Noir exposé of an Edinburgh prison guard.
Nicholas Glass, barely 22, married and the father of a 4-year old, takes the only job on offer, at Edinburgh’s facetiously nicknamed prison, The Hilton. The more experienced guards poke fun at him, and the prisoners, who make shanks and machetes in the prison tool shop, set him up as their new drug mule. Veteran convict Caesar commands his obedience by setting Watt, an underling he has on the outside, to threaten Nicholas’ wife and daughter. Nicholas turns to Watt’s brother Mafia, a nearly blind inmate, for help, but when none is forthcoming he begins to siphon off drugs for his personal use to deal with the stress. As his habit escalates, his marriage deteriorates. His wife drinks and complains and threatens to pack up and leave. Glass buys a gun to rid his family of Watt once and for all, but the cons, who have tapes of his drug involvement, blackmail him into engineering a prison breakout. The plot leads to murder, both inside and outside The Hilton, and leaves Glass gibbering on his bedroom floor, soaked in blood, cradling a finger stump and ready for psychiatric incarceration.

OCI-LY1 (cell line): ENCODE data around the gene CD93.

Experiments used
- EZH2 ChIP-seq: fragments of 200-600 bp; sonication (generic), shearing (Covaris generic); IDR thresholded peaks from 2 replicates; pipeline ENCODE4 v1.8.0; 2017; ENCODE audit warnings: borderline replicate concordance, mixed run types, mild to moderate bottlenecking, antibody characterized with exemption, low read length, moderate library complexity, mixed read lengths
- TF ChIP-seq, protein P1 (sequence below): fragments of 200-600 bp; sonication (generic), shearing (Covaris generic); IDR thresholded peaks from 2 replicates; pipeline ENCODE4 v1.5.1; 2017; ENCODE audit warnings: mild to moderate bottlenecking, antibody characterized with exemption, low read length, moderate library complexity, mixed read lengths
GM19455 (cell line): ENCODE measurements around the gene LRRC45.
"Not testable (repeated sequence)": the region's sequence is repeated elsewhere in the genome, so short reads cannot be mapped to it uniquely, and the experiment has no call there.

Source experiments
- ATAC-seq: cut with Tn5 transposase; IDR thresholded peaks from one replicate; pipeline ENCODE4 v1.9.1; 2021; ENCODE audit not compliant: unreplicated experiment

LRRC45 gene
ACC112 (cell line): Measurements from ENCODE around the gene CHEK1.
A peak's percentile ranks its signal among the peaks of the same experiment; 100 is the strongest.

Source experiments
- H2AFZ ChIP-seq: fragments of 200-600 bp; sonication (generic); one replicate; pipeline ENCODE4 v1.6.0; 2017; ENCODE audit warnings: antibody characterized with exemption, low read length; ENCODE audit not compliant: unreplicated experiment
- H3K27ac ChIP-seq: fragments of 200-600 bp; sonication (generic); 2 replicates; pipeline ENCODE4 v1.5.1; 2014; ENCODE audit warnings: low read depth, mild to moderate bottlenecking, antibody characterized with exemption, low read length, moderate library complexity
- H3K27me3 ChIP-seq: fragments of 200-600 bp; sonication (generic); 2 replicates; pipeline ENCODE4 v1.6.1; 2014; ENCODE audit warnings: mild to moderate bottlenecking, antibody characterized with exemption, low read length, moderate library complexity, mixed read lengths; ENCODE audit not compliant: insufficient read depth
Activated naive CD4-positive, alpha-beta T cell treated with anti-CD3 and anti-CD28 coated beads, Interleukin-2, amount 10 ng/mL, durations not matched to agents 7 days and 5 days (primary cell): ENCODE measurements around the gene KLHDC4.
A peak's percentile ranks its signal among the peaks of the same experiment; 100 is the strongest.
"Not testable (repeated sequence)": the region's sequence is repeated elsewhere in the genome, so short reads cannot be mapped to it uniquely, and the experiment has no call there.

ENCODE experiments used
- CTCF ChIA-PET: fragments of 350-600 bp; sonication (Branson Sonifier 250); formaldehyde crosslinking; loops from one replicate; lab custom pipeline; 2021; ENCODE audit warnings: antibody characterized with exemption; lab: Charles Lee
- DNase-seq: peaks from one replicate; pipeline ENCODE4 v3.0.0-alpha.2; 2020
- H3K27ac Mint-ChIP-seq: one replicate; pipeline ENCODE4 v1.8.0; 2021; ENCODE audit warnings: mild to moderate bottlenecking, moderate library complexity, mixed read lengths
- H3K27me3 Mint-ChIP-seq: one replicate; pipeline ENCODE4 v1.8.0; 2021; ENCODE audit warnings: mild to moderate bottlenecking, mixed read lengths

Hard-boiled and then some, with no reprieve for the emotionally squeamish. Guthrie (Savage Night, 2008, etc.) has more plot twists up his sleeve than a Vegas card shark, and each is as clever as it is horrific.